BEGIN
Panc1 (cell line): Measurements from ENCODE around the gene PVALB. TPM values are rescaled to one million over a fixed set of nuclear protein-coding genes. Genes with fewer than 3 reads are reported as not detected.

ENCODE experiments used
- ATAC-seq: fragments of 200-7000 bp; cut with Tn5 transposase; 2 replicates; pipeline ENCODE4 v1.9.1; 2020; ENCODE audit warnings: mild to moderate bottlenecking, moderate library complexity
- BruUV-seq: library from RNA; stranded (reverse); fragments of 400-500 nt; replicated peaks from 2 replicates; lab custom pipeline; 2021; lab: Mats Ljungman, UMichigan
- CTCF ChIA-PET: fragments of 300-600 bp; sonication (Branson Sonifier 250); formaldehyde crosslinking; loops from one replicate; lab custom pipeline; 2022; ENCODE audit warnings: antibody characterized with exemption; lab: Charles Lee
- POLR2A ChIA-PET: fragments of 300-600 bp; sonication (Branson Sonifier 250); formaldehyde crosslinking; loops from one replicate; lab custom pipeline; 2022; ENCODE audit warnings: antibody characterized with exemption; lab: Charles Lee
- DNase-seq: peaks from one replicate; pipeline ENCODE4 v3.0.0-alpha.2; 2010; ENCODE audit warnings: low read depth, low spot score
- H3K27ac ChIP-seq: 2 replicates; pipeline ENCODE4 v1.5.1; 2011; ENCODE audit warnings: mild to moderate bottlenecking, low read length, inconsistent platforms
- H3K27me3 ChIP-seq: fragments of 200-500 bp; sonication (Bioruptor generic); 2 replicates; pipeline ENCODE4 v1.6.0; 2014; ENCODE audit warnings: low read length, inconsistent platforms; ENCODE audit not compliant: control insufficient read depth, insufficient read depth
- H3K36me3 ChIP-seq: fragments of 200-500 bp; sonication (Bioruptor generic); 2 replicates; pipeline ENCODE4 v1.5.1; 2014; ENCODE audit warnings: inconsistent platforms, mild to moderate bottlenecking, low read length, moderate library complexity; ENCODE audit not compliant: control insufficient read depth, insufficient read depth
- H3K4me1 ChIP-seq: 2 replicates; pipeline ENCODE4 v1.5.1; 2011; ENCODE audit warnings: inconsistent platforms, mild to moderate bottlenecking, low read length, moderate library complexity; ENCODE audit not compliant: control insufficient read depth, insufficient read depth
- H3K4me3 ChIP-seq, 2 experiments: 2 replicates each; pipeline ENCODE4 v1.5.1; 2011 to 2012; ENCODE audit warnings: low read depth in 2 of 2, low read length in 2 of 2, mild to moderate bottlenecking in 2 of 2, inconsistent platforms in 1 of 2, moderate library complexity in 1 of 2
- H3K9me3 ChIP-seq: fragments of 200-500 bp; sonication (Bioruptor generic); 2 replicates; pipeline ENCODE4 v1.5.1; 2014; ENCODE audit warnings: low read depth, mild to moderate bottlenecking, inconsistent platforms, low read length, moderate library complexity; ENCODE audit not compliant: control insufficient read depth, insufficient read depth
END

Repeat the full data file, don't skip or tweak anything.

Panc1 (cell line): Measurements from ENCODE around the gene PVALB. TPM values are rescaled to one million over a fixed set of nuclear protein-coding genes. Genes with fewer than 3 reads are reported as not detected.

ENCODE experiments used
- ATAC-seq: fragments of 200-7000 bp; cut with Tn5 transposase; 2 replicates; pipeline ENCODE4 v1.9.1; 2020; ENCODE audit warnings: mild to moderate bottlenecking, moderate library complexity
- BruUV-seq: library from RNA; stranded (reverse); fragments of 400-500 nt; replicated peaks from 2 replicates; lab custom pipeline; 2021; lab: Mats Ljungman, UMichigan
- CTCF ChIA-PET: fragments of 300-600 bp; sonication (Branson Sonifier 250); formaldehyde crosslinking; loops from one replicate; lab custom pipeline; 2022; ENCODE audit warnings: antibody characterized with exemption; lab: Charles Lee
- POLR2A ChIA-PET: fragments of 300-600 bp; sonication (Branson Sonifier 250); formaldehyde crosslinking; loops from one replicate; lab custom pipeline; 2022; ENCODE audit warnings: antibody characterized with exemption; lab: Charles Lee
- DNase-seq: peaks from one replicate; pipeline ENCODE4 v3.0.0-alpha.2; 2010; ENCODE audit warnings: low read depth, low spot score
- H3K27ac ChIP-seq: 2 replicates; pipeline ENCODE4 v1.5.1; 2011; ENCODE audit warnings: mild to moderate bottlenecking, low read length, inconsistent platforms
- H3K27me3 ChIP-seq: fragments of 200-500 bp; sonication (Bioruptor generic); 2 replicates; pipeline ENCODE4 v1.6.0; 2014; ENCODE audit warnings: low read length, inconsistent platforms; ENCODE audit not compliant: control insufficient read depth, insufficient read depth
- H3K36me3 ChIP-seq: fragments of 200-500 bp; sonication (Bioruptor generic); 2 replicates; pipeline ENCODE4 v1.5.1; 2014; ENCODE audit warnings: inconsistent platforms, mild to moderate bottlenecking, low read length, moderate library complexity; ENCODE audit not compliant: control insufficient read depth, insufficient read depth
- H3K4me1 ChIP-seq: 2 replicates; pipeline ENCODE4 v1.5.1; 2011; ENCODE audit warnings: inconsistent platforms, mild to moderate bottlenecking, low read length, moderate library complexity; ENCODE audit not compliant: control insufficient read depth, insufficient read depth
- H3K4me3 ChIP-seq, 2 experiments: 2 replicates each; pipeline ENCODE4 v1.5.1; 2011 to 2012; ENCODE audit warnings: low read depth in 2 of 2, low read length in 2 of 2, mild to moderate bottlenecking in 2 of 2, inconsistent platforms in 1 of 2, moderate library complexity in 1 of 2
- H3K9me3 ChIP-seq: fragments of 200-500 bp; sonication (Bioruptor generic); 2 replicates; pipeline ENCODE4 v1.5.1; 2014; ENCODE audit warnings: low read depth, mild to moderate bottlenecking, inconsistent platforms, low read length, moderate library complexity; ENCODE audit not compliant: control insufficient read depth, insufficient read depth